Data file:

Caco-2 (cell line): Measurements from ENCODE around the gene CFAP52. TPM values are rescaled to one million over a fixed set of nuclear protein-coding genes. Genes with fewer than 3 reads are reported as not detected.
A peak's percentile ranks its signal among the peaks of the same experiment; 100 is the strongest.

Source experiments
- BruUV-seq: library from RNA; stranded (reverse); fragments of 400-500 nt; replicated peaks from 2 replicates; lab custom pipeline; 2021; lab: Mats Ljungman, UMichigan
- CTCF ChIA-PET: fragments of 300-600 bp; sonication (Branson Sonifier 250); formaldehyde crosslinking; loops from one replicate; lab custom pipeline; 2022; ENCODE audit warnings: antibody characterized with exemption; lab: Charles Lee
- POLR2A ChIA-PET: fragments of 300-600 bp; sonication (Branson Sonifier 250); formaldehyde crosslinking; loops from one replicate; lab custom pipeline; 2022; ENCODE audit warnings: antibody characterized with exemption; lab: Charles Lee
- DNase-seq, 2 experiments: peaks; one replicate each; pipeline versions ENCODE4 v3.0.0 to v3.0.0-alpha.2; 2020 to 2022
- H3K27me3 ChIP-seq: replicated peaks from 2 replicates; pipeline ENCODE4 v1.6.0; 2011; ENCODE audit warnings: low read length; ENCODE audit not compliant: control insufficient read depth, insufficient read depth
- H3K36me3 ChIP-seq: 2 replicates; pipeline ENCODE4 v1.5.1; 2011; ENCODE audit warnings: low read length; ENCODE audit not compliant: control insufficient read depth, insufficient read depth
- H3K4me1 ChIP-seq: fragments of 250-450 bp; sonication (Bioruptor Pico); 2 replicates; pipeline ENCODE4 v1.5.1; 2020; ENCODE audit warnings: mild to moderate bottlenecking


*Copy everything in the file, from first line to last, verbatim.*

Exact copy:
Caco-2 (cell line): Measurements from ENCODE around the gene CFAP52. TPM values are rescaled to one million over a fixed set of nuclear protein-coding genes. Genes with fewer than 3 reads are reported as not detected.
A peak's percentile ranks its signal among the peaks of the same experiment; 100 is the strongest.

Source experiments
- BruUV-seq: library from RNA; stranded (reverse); fragments of 400-500 nt; replicated peaks from 2 replicates; lab custom pipeline; 2021; lab: Mats Ljungman, UMichigan
- CTCF ChIA-PET: fragments of 300-600 bp; sonication (Branson Sonifier 250); formaldehyde crosslinking; loops from one replicate; lab custom pipeline; 2022; ENCODE audit warnings: antibody characterized with exemption; lab: Charles Lee
- POLR2A ChIA-PET: fragments of 300-600 bp; sonication (Branson Sonifier 250); formaldehyde crosslinking; loops from one replicate; lab custom pipeline; 2022; ENCODE audit warnings: antibody characterized with exemption; lab: Charles Lee
- DNase-seq, 2 experiments: peaks; one replicate each; pipeline versions ENCODE4 v3.0.0 to v3.0.0-alpha.2; 2020 to 2022
- H3K27me3 ChIP-seq: replicated peaks from 2 replicates; pipeline ENCODE4 v1.6.0; 2011; ENCODE audit warnings: low read length; ENCODE audit not compliant: control insufficient read depth, insufficient read depth
- H3K36me3 ChIP-seq: 2 replicates; pipeline ENCODE4 v1.5.1; 2011; ENCODE audit warnings: low read length; ENCODE audit not compliant: control insufficient read depth, insufficient read depth
- H3K4me1 ChIP-seq: fragments of 250-450 bp; sonication (Bioruptor Pico); 2 replicates; pipeline ENCODE4 v1.5.1; 2020; ENCODE audit warnings: mild to moderate bottlenecking